Mr. Justice Reed preceded the delivery of the majority opinion of the court with this brief preamble: "These two cases [Fink and Gaynor] raise issues which, as the facts set out below indicate, are controlled by our decision in Cosmopolitan Shipping Co. v. McAllister, ante, [337 U.S.] p. 783, [69 S. Ct. 1317, 93 L. Ed. 1692, decided this day," Id. 337 U.S. at page 811, 69 S.Ct. at page 1331], and used the following language in determining liability for maintenance and cure:

"Although this case involves the right to wages and maintenance and cure, whereas McAllister and Fink concern damages for negligent injury, the reasoning and decisions in those cases are dispositive here. This is so because the right to maintenance and cure is `annexed to the employment,' Cortes v. Baltimore Insular Line, 287 U.S. 367, 371 [53 S. Ct. 173, 77 L. Ed. 368]; see The Osceola, 189 U.S. 158 [23 S. Ct. 483, 47 L. Ed. 760]; is `an incident of the marine employer-employee relationship,' Aguilar v. Standard Oil Co., 318 U.S. 724, 730 [63 S. Ct. 930, 87 L. Ed. 1107]; 1 Benedict, Admiralty (Sixth edition 1940) 61, 253; and because only the owner or the owner pro hac vice of a vessel is liable for wages, which also stem from the contract of employment. Shilman v. United States [2 Cir.], 164 F.2d, 649,; The John E. Berwind [2 Cir.], 56 F.2d 13; Everett v. United States [9 Cir.], 284 F. *516 203; Cox v. Lykes Brothers, 237 N.Y. 376, 383, 143 N.E. 226, 228-229. Thus liability for wages and maintenance and cure depends upon the same relationship that is required to support an action for negligent injury." Id. 337 U.S. at page 815, 69 S.Ct. at page 1333. (Italics supplied)

Thus it appears that the "vessel and her owners" rule of The Osceola is not exclusive in that only the owner may be held liable for maintenance and cure, regardless of by whom the seaman is employed. That case dealt with the traditional, historic relationship of shipowner-seaman. Subsequent developments led the Courts to hold persons other than the owner liable for wages[8], stressing the marine employer-employee relationship which led, perforce, to emphasizing employer liability for maintenance and cure.[9]

The last exposition into the problem of liability for maintenance and cure was the directive in Fink v. Shephard Steamship Company, supra, that the "relationship that is required to support an action for negligent injury"[10] is determinative of liability for wages and maintenance and cure. The Court must therefore explore that relationship which is required to support an action for negligent injury.

Operating under the mandate of The Osceola, supra, admiralty courts were powerless to grant a seaman a cause of action for negligence, absent unseaworthiness under the maritime law.[11] The Merchant Marine Act of 1920[12], commonly known as the Jones Act, filled this void with a remedy at law for damages with a right to trial by jury. It was "welfare legislation [creating] new rights in seamen for damages arising from maritime torts."[13] Its literal language and that of the Federal Employers Liability Act[14] incorporated into it[15] all indicate that the Jones Act is a negligence statute and that damages may be recovered only for negligence.[16]

The express terms of the Act[17] and the recent cases interpreting same[18]*517 are indicative that the employer-employee relationship only will support an action for negligent injury and that rule is dispositive of the question of liability for wages and maintenance and cure[19], i. e. the relation requisite to liability for maintenance and cure is the employer employee relationship.

Consequently the Court has no alternative but to grant libellant's motion for summary judgment and hold respondent Marine Catering Service, Inc., the employer, liable for maintenance at the rate of $8.00 per day, calculated from the date libellant left the service of the vessel, and cure, both payable until such time as libellant will reach "maximum cure", Farrell v. United States, 336 U.S. 511, 69 S. Ct. 707, 93 L. Ed. 850, respondent to be given credit for payments made under the State Workmen's Compensation Act. The Court holds that acceptance of the State Workmen's Compensation benefits by libellant has in no way prejudiced his rights to claim maintenance and cure in this Court. The Constitutional grant of admiralty jurisdiction to this Court[20] exists, among other reasons, for the protection of seamen "who are its wards"[21], and the acceptance of a landman's remedy cannot prejudice a seaman's subsequent demand for a greater right, a more ancient right and the most sacred right ever afforded men of labor.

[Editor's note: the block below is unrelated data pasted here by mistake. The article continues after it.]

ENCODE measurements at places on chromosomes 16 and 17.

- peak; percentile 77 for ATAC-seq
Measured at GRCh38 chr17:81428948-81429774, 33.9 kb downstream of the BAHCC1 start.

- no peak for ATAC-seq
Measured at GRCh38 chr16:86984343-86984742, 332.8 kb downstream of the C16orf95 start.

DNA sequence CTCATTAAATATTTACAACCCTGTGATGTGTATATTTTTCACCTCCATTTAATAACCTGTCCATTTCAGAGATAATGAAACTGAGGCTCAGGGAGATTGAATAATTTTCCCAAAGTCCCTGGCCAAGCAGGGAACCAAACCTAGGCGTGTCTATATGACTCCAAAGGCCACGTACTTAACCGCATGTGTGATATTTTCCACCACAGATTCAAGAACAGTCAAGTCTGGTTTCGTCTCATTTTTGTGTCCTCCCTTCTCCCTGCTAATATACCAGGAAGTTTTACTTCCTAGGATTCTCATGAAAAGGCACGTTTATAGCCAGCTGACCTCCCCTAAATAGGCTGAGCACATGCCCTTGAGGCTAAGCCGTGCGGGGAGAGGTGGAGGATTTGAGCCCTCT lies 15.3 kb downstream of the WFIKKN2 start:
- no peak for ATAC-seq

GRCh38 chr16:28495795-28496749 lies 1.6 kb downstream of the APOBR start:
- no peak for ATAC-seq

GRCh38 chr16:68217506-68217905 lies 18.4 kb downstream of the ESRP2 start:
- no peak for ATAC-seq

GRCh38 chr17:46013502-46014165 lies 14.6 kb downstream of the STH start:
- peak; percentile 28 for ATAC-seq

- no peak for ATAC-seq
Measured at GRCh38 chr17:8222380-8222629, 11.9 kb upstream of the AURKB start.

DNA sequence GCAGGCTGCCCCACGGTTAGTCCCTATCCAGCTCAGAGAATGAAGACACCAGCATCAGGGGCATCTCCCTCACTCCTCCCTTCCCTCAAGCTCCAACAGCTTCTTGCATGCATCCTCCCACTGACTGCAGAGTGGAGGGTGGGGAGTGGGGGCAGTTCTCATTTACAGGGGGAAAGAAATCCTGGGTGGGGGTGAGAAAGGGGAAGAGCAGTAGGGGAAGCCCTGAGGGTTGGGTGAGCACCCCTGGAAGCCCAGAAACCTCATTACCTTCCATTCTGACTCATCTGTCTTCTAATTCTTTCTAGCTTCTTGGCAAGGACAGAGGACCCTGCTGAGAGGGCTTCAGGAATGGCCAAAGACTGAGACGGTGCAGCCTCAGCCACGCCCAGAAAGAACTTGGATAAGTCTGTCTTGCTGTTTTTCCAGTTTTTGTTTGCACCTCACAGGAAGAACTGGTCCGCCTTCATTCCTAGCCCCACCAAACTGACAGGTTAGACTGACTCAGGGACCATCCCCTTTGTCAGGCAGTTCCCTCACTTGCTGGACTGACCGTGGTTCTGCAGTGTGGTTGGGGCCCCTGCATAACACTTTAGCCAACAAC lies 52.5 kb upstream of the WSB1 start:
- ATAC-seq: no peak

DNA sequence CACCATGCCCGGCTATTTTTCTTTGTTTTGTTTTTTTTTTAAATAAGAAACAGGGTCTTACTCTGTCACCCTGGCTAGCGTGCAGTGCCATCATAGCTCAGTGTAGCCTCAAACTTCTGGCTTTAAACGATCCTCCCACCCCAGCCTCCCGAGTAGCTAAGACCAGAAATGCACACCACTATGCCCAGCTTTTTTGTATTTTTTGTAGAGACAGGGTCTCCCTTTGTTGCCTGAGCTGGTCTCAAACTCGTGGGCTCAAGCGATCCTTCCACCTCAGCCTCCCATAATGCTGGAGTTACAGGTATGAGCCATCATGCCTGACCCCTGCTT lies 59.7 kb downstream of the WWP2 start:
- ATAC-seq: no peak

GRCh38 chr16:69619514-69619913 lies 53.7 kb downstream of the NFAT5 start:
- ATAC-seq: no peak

We come now to the element of damages.

It is an uncontroverted fact that the libellant was a 53-year old male whose only source of income was his earnings; that since his maintenance payments were discontinued he has had to borrow money from family and friends and has drawn upon his savings to support himself and his family. The fact that libellant could have drawn $35.00 per week under the State Workmen's Compensation Act, and did not do so, even though it would not have prejudiced his claim for maintenance and cure in the slightest, will only serve as a mitigation of damages, which the Court assesses at $300.00, The Iroquois, 194 U.S. 240, 24 S. Ct. 640, 48 L. Ed. 955; Cortes v. Baltimore Insular Line, supra; Vaughn v. Atkinson, 369 U.S. 527, 82 S. Ct. 997, 8 L. Ed. 2d 88. At this juncture it may be well to point out that no reasonable excuse has been presented for ceasing payment of libellant's medical expenses, a statutory obligation under the State Workmen's Compensation Act and implied in the maritime contract of employment under the general maritime law.

The Court will also assess attorney's fees in the amount of $200.00, Vaughn v. Atkinson, supra.

There being no just cause of delay in the entry of a final judgment, as to respondent Marine Catering Service, Inc., the Court will order that judgment be entered in favor of Walter W. Sims, against Marine Catering Service, Inc., as outlined above.